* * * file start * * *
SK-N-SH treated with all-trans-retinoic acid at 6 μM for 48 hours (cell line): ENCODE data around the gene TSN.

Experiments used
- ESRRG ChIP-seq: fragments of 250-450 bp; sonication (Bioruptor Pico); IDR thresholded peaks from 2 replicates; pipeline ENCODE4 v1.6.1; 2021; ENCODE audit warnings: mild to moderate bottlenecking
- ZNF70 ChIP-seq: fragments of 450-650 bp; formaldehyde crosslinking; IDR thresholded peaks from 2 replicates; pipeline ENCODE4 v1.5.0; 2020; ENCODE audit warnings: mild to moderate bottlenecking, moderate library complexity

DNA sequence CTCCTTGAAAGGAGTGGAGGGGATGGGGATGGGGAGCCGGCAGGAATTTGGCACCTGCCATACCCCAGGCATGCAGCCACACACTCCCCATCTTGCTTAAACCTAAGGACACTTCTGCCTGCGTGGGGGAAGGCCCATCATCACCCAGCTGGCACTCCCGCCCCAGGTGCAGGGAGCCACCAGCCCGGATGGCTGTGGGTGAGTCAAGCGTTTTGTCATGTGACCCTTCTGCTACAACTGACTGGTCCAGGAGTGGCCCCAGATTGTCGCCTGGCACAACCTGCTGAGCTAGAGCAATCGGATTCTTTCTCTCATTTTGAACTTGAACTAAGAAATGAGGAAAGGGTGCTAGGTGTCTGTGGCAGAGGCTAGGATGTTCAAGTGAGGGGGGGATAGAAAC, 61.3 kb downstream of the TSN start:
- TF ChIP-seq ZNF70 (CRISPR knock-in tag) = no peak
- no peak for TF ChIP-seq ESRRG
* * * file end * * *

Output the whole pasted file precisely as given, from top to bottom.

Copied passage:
SK-N-SH treated with all-trans-retinoic acid at 6 μM for 48 hours (cell line): ENCODE data around the gene TSN.

Experiments used
- ESRRG ChIP-seq: fragments of 250-450 bp; sonication (Bioruptor Pico); IDR thresholded peaks from 2 replicates; pipeline ENCODE4 v1.6.1; 2021; ENCODE audit warnings: mild to moderate bottlenecking
- ZNF70 ChIP-seq: fragments of 450-650 bp; formaldehyde crosslinking; IDR thresholded peaks from 2 replicates; pipeline ENCODE4 v1.5.0; 2020; ENCODE audit warnings: mild to moderate bottlenecking, moderate library complexity

DNA sequence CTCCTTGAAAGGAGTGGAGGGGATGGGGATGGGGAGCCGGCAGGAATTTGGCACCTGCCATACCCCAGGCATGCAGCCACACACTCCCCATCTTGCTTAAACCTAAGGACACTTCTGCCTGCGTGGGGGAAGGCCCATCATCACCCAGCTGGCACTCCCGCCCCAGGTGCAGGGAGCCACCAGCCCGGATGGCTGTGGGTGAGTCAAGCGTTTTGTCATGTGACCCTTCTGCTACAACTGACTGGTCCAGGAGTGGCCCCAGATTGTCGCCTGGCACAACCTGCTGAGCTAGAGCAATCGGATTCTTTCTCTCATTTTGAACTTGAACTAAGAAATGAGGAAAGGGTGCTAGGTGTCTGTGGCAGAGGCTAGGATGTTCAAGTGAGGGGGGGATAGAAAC, 61.3 kb downstream of the TSN start:
- TF ChIP-seq ZNF70 (CRISPR knock-in tag) = no peak
- no peak for TF ChIP-seq ESRRG